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SOCHI, September 23 (Itar-Tass) - The Collective Security Treaty Organisation (CSTO) will act to prevent threats from Afghanistan and strengthen the Tajik-Afghan border, Russian President Vladimir Putin said.
This will be one of the priorities of Russia’s current presidency in the Organisation, Putin said at the CSTO summit in the Black Sea resort city of Sochi on Monday, September 23.
He also stressed the need to improve mechanisms for minimising risks for the CSTO member states. “The biggest of them comes from problems relating to Afghanistan,” he said.
“We will work proactively. At any rate, we will try to do so and jointly help Tajikistan build the infrastructure on the Tajik-Afghan border,” Putin said.
The CSTO leaders voiced concern about a possible increase in the supply of narcotics and the spread of extremism from Afghanistan after the withdrawal of the international coalition forces from that country in 2014.
“Unfortunately, there are reasons to think that the intensity of Afghan drug trafficking and the activity of terrorist groups will grow considerably,” Putin said.
He noted that extremists were already trying to spread their operations to neighbouring countries, including the CSTO’s Asian member states.
Putin noted that no matter how the situation evolves in Afghanistan after the withdrawal of the coalition troops, the CSTO countries should not be caught off guard and should take effort to prevent threats, including by strengthening the Tajik-Afghan border.
Tajik law enforcement agencies and border guards seized over 3.7 tonnes of narcotics in the first half of this year. One in two kilograms of seized drugs was hashish and marijuana.
According to UNODC, Afghanistan accounts for more than 70 percent of narcotic drugs made in the world.
UNODC Head Yuri Fedotov said earlier that “the flow of drugs from Afghanistan poses a serious threat to security and development throughout Central Asia and beyond, and Tajikistan is the first line of defence. We appreciate the difficulties Tajikistan faces in carrying out this dangerous and daunting task.”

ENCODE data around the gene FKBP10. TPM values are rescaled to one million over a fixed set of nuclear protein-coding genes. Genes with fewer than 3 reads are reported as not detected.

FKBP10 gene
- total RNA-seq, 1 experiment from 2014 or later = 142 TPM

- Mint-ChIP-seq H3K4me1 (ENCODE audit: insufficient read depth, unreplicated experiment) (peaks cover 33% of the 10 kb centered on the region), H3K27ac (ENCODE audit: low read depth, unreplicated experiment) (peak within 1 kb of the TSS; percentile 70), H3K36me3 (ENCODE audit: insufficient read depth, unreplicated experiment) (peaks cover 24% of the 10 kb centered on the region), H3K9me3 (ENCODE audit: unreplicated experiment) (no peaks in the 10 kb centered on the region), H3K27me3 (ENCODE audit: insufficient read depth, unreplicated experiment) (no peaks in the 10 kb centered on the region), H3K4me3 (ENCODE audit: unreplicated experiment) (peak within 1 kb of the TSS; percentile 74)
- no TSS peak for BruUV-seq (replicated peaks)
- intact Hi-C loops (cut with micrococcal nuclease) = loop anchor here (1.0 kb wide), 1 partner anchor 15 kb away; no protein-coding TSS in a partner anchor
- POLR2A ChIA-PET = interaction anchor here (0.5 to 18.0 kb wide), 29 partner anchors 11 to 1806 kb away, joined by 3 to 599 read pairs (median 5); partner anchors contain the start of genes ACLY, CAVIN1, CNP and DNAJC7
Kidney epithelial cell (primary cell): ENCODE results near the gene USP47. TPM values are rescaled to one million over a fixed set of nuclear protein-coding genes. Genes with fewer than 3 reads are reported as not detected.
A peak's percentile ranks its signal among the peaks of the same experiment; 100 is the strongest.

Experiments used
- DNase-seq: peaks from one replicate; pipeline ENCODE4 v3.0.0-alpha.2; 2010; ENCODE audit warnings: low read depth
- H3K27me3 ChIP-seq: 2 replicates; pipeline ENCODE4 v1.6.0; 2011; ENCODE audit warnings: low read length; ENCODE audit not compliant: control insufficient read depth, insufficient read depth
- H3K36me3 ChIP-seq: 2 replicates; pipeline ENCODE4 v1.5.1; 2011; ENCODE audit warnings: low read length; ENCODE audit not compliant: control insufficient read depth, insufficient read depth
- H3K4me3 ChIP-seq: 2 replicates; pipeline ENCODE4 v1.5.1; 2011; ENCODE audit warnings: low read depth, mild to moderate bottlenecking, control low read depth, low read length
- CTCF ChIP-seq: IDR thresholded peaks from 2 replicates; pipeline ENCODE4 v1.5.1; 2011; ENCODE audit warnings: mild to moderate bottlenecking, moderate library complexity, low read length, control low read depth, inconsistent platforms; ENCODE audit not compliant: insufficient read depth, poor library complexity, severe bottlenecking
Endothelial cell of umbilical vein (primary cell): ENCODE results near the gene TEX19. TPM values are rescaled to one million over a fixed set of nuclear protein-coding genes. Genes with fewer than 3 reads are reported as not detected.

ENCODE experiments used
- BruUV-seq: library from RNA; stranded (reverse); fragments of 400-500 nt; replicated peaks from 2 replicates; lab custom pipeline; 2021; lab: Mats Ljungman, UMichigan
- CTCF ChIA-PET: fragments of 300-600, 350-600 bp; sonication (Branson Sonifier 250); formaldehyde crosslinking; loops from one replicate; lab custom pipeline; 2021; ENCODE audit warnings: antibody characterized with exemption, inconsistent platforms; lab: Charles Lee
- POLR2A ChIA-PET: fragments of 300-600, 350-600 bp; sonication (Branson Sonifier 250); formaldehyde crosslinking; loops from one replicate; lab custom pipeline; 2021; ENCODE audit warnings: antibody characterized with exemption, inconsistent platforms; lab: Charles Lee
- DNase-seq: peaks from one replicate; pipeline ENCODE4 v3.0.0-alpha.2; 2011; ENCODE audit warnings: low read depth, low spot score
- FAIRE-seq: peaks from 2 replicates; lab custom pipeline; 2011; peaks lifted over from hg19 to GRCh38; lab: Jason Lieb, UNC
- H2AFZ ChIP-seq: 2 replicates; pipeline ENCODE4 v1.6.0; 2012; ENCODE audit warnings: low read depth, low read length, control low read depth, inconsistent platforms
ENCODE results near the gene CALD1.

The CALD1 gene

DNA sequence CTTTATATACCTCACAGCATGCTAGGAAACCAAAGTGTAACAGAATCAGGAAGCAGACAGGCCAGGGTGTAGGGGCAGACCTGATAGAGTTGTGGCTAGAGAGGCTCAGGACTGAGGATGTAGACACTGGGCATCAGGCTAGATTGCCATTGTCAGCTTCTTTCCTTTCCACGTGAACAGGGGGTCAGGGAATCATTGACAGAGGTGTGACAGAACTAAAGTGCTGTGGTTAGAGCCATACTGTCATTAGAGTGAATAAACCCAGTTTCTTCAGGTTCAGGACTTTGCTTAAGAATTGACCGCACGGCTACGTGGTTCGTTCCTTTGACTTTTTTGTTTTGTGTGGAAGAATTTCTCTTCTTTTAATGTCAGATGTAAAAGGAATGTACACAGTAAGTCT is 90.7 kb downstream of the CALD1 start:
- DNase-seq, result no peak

Afghanistan supplies 90 percent of the world’s opium, most of which goes through Iran and Pakistan. The three countries have been involved in the UNODC-sponsored Triangular Initiative to coordinate their efforts to combat trafficking since 2007. “Now is the time for a more result-oriented response to the challenge of drugs, which is based on concrete actions and shared responsibilities,” Fedotov said when visiting Kabul in 2011.
“The Triangular Initiative is an important illustration of how we should promote shared responsibilities at local, regional and international levels. Shared responsibilities mean that the international community without any exception must be united against drugs and crime,” he added.
The ministerial declaration signed by Afghanistan, Iran and Pakistan strengthens joint planning, enhances their analytical and operational capabilities and coordinates joint operations. The three countries have coordinated 12 joint drug control operations that led to the seizures of several tons of illicit drugs and the arrests of key drug dealers and traffickers.
“But much more needs to be done,” Fedotov said. “The joint planning cell must be the engine of the Triangular Initiative. Joint patrols should become routine, not exceptional events.”
Drugs pose a threat to the health and security of not only Afghanistan, but Iran and Pakistan as well, and many other countries, including Russia and the European Union.
Afghan heroin has literally flooded Russia and the European Union. Ninety percent of all drug addicts in Russia - about 660,000 people according to official information and 2-5 million according to unofficial estimates - are addicted to Afghan heroin and opium. Afghanistan makes so many opiates in just one year that it can kill 10 million drug users. Moreover, Afghanistan has turned into the sole producer of almost all of the world’s heroin before the eyes of the 140,000-strong military armada from nearly 50 countries which ventured to help that country cope with terrorism and build democracy.
According to Russian Federal Drug Control Service (FSKN) chief Viktor Ivanov, Afghan drug producers have committed about 1 trillion U.S. dollars to this end over the last decade.
Ivanov said that opium production had increased 40 times, and the latest assessments of the effectiveness of anti-drug efforts in Afghanistan only “mislead” the world public.
Heroin production in Afghanistan has increased 40 times over the past ten years. More than 90 percent of all heroin is made in Afghanistan. The Helmand province alone makes more than 60 percent of it, he said.